As much as I would love for my children to gain more independence, maybe I’ve given them just enough so far. Maybe I’m not ready to give them more.
As anticipated, we spent very little time at home today. As I cooked dinner, I called my kids up to watch my favorite childhood show, “Little House on the Prairie.” It took all my willpower not to join them on the couch; this was after all episode 1, season 1. I wasn’t sure that my son would stay interested but the show featured horses, wolves, and building houses; when I set the table, both of them insisted that I leave it on. I had given them no information about the show other than it took place about 150 years ago.
Last week, my son rediscovered our neglected reward chart on my iPhone. The app has an easy set-up which allows you to individualize chores and behaviors for each child, as well as rewards. You can use pre-selected chores and rewards or write your own. You can also allocate the payout amount. For example, after 30 stars, we have a game night.
Right before bedtime, I explained the challenge of the day to the kids: that I would talk about someone special to me whom they’ve never met. I didn’t focus on the reason why they had never met him, that he had died almost thirty years ago. I wasn’t in the mood for all the questions that accompany the word “death” and really, this challenge was more about celebrating his life than anything else.
If I hadn’t specifically created Day 14’s challenge, then today’s adventure to the Met would never have happened. I pushed us all out of the house mid-afternoon simply because of the existence of this challenge. I needed to stay home during the morning so we got a late start. My kids weren’t exactly itching to go anywhere and they moved accordingly. It shouldn’t surprise you that we arrived at the train station, only to see the train pull away from the platform. But I need to introduce kids to culture, I thought.
Today’s highlights include a whole lot of misbehaving, a whole lot of reprimanding, and fifteen minutes of sheer bliss. In the middle of the afternoon, I asked both of my kids to take out a book. I set a timer and we all read silently. My five-year-old does not read but she sat leafing through the pages. When they each tried to interrupt the silence, I actually shushed them. I took a deep breath and finally relaxed. I sat and read an entire chapter of my own book. It was magical.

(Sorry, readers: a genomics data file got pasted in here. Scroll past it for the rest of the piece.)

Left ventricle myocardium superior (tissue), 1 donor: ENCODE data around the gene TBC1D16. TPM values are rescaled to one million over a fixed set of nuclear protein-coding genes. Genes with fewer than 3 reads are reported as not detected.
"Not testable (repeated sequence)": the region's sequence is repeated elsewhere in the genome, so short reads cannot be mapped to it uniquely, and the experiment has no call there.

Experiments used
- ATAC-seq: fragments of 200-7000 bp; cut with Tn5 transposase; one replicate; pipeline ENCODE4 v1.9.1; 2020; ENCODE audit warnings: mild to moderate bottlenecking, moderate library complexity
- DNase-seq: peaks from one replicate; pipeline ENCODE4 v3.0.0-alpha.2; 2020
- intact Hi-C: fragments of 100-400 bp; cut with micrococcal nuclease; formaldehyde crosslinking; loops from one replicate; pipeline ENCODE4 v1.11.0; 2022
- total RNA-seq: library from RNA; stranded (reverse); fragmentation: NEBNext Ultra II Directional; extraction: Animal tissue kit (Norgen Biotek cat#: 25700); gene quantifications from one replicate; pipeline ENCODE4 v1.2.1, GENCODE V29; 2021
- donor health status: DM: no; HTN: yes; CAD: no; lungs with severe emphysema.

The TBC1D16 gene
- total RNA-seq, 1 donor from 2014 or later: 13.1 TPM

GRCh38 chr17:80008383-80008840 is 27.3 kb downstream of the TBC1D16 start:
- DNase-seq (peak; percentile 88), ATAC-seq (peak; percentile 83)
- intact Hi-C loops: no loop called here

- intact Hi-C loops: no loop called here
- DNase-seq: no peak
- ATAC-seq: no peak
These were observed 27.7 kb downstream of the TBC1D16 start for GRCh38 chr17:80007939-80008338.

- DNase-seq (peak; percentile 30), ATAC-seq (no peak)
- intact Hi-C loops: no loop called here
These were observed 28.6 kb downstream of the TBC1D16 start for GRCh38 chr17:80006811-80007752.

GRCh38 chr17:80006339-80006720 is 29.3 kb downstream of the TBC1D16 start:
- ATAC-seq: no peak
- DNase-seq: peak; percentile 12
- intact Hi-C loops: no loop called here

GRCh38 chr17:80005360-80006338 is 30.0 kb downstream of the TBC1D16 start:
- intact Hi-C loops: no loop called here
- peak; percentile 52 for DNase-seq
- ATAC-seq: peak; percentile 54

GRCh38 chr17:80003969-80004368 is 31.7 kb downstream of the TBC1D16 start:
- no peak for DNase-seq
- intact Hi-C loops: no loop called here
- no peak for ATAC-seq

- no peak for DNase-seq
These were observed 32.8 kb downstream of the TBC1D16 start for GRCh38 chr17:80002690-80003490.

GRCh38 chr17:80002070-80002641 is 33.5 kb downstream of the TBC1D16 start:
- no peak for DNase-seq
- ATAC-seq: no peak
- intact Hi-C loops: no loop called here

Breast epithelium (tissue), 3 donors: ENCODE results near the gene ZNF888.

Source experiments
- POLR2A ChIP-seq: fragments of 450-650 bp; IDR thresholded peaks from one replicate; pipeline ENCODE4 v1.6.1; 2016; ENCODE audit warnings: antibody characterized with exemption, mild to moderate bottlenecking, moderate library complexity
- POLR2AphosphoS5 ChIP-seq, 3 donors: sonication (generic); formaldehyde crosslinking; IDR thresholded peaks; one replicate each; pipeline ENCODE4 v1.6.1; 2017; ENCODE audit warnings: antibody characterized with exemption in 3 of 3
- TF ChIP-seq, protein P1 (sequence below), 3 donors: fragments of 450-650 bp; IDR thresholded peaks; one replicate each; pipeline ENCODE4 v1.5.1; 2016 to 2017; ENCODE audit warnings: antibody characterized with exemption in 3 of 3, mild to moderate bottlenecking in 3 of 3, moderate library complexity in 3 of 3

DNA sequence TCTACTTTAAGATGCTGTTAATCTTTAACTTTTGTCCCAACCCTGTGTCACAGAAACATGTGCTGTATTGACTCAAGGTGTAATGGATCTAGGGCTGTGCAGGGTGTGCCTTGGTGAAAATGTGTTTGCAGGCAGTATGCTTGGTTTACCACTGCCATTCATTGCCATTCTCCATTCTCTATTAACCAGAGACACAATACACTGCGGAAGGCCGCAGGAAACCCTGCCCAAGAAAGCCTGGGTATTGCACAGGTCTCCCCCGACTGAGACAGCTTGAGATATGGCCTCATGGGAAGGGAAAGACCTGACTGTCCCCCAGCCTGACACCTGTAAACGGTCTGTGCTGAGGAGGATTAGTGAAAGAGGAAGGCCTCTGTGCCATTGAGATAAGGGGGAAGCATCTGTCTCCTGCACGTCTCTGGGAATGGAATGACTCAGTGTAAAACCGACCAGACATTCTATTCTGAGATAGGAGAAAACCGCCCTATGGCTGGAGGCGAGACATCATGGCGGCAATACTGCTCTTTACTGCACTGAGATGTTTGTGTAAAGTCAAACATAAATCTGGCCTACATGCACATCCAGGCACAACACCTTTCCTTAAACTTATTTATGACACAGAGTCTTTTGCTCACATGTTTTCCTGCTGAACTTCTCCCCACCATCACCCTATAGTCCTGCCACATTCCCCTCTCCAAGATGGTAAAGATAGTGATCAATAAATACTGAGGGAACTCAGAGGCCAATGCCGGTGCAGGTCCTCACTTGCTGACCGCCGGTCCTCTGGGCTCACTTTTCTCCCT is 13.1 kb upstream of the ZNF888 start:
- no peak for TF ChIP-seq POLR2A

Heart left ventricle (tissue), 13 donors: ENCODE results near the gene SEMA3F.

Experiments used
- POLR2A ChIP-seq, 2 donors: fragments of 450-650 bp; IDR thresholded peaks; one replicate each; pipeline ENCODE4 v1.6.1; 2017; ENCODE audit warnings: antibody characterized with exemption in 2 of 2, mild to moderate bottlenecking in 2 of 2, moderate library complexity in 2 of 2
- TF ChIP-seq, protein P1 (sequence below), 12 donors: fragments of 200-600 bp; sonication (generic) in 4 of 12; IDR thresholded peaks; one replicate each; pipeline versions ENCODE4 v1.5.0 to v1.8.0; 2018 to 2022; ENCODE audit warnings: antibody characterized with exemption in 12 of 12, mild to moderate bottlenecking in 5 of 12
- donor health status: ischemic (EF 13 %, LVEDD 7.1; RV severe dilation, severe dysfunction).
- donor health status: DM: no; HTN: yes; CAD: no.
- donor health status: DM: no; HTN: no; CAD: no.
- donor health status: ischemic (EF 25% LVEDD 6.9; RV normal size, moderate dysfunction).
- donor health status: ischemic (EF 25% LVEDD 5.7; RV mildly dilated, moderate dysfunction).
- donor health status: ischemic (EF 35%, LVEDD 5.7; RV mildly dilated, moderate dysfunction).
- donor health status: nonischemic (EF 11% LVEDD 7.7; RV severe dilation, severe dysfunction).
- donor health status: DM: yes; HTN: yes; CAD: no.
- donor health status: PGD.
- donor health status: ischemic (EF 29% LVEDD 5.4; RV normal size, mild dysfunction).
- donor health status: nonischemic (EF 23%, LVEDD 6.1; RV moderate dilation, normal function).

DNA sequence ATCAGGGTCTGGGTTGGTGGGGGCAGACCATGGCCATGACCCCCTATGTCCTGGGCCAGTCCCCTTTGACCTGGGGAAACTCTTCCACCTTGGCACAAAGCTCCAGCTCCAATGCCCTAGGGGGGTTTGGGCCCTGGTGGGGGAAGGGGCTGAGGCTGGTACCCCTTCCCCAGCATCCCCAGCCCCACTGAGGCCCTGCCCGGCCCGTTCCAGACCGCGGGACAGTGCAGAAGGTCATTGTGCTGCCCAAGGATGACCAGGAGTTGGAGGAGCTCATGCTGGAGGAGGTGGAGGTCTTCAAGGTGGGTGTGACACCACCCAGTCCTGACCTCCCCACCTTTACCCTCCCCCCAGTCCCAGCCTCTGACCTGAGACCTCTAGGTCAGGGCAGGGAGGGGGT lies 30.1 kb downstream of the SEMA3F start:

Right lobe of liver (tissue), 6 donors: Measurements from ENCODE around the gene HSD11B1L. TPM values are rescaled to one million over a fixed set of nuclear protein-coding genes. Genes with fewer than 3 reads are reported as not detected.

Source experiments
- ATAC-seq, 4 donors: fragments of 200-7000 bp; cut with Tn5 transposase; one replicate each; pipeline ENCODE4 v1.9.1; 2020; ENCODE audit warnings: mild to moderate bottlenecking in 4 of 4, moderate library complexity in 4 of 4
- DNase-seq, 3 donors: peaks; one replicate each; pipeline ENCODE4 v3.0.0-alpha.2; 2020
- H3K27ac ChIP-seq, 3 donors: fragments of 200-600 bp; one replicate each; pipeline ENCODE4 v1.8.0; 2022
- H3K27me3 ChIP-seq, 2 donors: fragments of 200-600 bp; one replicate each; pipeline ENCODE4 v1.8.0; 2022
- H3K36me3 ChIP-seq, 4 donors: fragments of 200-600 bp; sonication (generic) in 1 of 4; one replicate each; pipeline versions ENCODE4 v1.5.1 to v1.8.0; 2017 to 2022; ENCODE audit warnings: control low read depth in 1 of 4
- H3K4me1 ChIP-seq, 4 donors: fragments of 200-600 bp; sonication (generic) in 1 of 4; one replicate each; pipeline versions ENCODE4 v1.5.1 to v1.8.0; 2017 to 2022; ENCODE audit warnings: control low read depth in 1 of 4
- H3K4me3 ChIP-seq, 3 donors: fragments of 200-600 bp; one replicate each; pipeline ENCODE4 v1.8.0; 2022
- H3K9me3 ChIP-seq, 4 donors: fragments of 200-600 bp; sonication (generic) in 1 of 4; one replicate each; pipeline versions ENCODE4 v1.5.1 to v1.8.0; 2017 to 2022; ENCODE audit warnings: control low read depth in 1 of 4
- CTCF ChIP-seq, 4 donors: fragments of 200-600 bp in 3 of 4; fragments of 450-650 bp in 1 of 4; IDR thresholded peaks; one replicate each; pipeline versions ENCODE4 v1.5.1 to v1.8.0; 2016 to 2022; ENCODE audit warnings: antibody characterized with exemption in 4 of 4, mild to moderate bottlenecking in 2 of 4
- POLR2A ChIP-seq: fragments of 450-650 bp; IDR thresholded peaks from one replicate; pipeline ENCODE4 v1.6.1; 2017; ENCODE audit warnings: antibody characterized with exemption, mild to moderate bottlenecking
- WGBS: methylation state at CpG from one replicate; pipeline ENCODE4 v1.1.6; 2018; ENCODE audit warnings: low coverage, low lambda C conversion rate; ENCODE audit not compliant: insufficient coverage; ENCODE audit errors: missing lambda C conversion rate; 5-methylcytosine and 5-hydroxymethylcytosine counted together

After a long day, tiring day at the zoo (failing miserably at Day 3’s challenge: no yelling), my son and daughter were in no mood to organize their bedrooms. As I assessed my daughter’s closet, she managed to pull out all her dresses, try them on, and drop them to the floor. Needless to say, we did not get very far.
That overused expression “dance like no one is watching” holds true for my children. My son has no problem busting a move walking through a mall, in a restaurant, or in our house (all of which he believes goes unnoticed), yet clams up when someone directs an innocent question at him. A few days ago, I used the word “embarrassed” in conversation and quickly realized that neither of my kids really understood its meaning.
So, you know what happened when I relinquished some control to my kids? A whole lot of nothing. My kids were particularly indecisive about pretty much everything today. In fact, they seemed to want me to make all their decisions for them. (I did make watching TV all day off limits as well as eating candy).
What do you want for breakfast? I don’t know, they responded. So, I gave them some options. What do you want to do today? I don’t know. So, I gave them some choices and we went to the pool. They did want to go home earlier than I would have liked and I didn’t try to convince them to stay any longer. My son couldn’t decide what to eat for lunch so skipped it. They didn’t have any opinions on dinner either. Overall, just an abnormally easy day. There was no fighting, no separating them, just happy outdoor play.